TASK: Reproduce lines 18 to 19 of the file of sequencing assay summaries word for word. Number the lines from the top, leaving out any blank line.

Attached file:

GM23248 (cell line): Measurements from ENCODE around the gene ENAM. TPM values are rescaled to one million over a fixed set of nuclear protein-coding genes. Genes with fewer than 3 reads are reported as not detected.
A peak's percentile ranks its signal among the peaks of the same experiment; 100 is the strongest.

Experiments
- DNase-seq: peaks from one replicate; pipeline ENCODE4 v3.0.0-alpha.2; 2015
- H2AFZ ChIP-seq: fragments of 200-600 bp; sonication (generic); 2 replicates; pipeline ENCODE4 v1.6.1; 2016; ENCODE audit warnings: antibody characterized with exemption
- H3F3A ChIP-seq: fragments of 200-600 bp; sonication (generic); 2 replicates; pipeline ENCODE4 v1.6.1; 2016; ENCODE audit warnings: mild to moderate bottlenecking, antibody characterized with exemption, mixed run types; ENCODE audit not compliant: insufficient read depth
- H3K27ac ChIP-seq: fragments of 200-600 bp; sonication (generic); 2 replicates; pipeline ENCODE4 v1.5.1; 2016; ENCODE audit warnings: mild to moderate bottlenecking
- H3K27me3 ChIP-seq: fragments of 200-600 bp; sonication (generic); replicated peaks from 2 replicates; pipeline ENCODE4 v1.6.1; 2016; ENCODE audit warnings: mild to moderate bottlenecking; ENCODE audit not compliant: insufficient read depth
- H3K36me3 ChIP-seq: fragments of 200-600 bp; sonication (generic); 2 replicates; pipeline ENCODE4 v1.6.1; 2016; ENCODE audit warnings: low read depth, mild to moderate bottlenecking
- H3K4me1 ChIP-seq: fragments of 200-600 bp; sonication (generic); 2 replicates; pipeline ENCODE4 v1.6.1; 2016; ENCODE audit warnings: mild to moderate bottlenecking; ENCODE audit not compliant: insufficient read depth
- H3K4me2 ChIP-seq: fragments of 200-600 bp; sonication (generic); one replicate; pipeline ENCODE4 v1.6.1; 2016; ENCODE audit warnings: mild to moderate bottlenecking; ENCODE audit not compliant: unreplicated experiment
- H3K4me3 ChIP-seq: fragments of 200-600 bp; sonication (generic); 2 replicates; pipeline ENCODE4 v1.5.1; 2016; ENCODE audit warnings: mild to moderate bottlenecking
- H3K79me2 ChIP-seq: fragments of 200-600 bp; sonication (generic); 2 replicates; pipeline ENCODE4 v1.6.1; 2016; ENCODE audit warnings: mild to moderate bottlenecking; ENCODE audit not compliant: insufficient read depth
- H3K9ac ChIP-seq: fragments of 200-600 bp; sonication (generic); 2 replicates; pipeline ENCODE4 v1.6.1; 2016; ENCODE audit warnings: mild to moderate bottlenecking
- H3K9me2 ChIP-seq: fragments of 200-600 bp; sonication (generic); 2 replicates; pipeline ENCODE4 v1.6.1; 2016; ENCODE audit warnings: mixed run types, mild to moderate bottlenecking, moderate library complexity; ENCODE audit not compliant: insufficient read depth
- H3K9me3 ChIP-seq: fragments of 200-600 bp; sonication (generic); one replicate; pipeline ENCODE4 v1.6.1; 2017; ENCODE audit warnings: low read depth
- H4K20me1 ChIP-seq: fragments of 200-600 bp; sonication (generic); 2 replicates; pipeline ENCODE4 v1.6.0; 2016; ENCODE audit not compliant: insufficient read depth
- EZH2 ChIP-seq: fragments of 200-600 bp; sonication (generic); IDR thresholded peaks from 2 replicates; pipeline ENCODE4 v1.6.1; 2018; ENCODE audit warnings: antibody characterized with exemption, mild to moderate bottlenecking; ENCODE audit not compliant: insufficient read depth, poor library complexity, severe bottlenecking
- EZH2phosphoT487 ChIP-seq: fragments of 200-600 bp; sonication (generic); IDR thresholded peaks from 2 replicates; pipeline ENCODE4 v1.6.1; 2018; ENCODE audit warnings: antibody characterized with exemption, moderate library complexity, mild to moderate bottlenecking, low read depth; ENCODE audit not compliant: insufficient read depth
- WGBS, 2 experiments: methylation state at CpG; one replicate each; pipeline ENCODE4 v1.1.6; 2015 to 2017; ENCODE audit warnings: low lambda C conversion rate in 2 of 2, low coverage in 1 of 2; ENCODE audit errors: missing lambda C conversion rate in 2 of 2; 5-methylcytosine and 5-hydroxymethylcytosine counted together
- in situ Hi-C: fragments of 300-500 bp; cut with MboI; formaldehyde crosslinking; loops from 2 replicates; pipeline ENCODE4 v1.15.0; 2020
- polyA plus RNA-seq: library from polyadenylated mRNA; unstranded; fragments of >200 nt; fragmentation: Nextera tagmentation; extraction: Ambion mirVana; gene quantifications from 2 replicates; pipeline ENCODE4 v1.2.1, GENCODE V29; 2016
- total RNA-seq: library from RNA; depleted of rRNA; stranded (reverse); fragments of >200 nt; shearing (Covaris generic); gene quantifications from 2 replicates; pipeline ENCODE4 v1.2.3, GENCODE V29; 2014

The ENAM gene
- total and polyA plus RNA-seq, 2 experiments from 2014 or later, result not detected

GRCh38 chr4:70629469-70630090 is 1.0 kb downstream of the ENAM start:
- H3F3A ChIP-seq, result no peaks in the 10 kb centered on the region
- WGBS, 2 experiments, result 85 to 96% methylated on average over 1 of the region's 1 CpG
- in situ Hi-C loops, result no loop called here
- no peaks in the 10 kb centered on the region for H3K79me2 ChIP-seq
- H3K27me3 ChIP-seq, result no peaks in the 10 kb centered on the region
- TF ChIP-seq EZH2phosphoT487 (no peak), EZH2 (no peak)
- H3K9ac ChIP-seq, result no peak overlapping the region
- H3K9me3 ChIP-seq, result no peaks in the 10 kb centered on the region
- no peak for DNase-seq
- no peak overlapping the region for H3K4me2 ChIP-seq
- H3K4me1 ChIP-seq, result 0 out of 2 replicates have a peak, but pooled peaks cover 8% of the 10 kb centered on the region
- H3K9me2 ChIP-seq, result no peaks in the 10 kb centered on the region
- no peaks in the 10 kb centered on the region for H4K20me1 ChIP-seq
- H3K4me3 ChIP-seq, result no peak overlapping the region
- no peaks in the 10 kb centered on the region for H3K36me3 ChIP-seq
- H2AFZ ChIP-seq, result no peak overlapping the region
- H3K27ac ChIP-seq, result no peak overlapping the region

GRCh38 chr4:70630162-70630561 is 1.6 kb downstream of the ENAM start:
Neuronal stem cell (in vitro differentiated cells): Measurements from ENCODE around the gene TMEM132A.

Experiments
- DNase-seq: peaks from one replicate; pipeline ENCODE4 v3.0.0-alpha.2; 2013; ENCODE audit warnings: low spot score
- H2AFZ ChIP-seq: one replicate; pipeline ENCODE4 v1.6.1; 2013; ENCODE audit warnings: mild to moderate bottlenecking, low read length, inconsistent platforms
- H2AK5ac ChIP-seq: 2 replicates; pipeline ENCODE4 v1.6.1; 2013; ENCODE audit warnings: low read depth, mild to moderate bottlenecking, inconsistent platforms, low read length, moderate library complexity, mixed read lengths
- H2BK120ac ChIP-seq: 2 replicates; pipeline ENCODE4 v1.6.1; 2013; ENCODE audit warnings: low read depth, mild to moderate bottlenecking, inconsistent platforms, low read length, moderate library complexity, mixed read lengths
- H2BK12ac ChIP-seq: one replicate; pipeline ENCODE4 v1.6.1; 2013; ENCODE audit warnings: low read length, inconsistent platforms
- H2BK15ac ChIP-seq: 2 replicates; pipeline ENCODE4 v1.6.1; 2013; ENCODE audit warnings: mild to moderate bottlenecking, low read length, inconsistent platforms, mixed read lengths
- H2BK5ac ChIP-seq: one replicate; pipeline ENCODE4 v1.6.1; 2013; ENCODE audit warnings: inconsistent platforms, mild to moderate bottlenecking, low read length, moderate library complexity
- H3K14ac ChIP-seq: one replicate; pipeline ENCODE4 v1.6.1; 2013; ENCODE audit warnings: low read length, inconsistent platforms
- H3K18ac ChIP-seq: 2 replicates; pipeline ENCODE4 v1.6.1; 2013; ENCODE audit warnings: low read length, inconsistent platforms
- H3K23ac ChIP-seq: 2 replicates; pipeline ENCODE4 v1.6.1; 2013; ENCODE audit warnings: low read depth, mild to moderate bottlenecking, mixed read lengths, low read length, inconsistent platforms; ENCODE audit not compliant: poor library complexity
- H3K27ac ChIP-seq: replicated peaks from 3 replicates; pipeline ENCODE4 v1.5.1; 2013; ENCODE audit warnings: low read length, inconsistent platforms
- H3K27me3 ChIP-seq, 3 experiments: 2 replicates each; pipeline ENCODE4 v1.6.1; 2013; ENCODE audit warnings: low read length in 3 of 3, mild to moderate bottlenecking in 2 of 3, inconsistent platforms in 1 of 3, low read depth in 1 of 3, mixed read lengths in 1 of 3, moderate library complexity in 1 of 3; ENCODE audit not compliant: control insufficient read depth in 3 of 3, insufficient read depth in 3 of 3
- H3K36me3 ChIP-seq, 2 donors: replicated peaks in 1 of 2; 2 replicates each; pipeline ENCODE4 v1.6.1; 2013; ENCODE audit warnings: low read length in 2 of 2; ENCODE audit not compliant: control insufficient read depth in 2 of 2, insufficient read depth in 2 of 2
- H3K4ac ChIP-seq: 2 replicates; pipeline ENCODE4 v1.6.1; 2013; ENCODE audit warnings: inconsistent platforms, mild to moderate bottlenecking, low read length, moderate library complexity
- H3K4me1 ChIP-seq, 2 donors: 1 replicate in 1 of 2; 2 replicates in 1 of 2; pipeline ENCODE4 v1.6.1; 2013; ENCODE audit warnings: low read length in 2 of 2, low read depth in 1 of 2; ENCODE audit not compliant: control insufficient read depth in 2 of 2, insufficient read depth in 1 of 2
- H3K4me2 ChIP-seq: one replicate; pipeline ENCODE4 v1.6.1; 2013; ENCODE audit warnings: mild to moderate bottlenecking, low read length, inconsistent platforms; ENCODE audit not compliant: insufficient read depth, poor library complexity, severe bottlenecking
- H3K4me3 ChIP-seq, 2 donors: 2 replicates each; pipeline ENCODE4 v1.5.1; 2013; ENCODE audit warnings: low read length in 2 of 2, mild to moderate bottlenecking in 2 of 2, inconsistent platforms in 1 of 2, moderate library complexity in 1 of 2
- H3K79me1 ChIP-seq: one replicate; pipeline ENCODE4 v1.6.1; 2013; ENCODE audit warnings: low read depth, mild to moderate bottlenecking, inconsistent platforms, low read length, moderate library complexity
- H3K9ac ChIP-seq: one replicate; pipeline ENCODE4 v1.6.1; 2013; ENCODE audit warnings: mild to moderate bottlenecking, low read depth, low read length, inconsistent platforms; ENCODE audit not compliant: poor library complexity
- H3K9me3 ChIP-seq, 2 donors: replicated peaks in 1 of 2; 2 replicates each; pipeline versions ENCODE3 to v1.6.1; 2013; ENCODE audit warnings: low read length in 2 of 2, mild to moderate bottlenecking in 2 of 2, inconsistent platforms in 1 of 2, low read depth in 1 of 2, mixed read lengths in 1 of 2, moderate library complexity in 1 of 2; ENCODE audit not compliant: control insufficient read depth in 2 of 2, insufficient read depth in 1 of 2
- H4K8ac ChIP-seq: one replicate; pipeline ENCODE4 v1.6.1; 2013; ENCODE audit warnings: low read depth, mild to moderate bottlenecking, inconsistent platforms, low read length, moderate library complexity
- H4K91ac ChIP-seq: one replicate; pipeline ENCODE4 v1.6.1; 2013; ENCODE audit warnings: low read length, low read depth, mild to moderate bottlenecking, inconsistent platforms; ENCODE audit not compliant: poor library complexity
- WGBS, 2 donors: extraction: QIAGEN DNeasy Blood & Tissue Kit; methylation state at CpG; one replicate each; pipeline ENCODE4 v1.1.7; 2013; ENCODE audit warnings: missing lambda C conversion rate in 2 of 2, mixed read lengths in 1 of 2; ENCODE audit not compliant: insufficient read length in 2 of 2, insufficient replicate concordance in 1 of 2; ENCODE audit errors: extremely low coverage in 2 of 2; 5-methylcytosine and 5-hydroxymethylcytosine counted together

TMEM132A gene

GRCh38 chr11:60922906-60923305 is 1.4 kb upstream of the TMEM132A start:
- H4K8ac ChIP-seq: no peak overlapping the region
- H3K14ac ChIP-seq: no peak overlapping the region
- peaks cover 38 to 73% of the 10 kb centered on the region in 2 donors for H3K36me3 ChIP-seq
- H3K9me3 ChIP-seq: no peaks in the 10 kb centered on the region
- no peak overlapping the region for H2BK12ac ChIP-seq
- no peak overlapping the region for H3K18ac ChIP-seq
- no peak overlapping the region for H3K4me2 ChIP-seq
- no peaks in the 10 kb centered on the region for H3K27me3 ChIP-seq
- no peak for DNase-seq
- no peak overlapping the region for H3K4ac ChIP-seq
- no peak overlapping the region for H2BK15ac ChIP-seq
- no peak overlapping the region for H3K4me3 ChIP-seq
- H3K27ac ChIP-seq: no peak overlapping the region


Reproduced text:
- EZH2 ChIP-seq: fragments of 200-600 bp; sonication (generic); IDR thresholded peaks from 2 replicates; pipeline ENCODE4 v1.6.1; 2018; ENCODE audit warnings: antibody characterized with exemption, mild to moderate bottlenecking; ENCODE audit not compliant: insufficient read depth, poor library complexity, severe bottlenecking
- EZH2phosphoT487 ChIP-seq: fragments of 200-600 bp; sonication (generic); IDR thresholded peaks from 2 replicates; pipeline ENCODE4 v1.6.1; 2018; ENCODE audit warnings: antibody characterized with exemption, moderate library complexity, mild to moderate bottlenecking, low read depth; ENCODE audit not compliant: insufficient read depth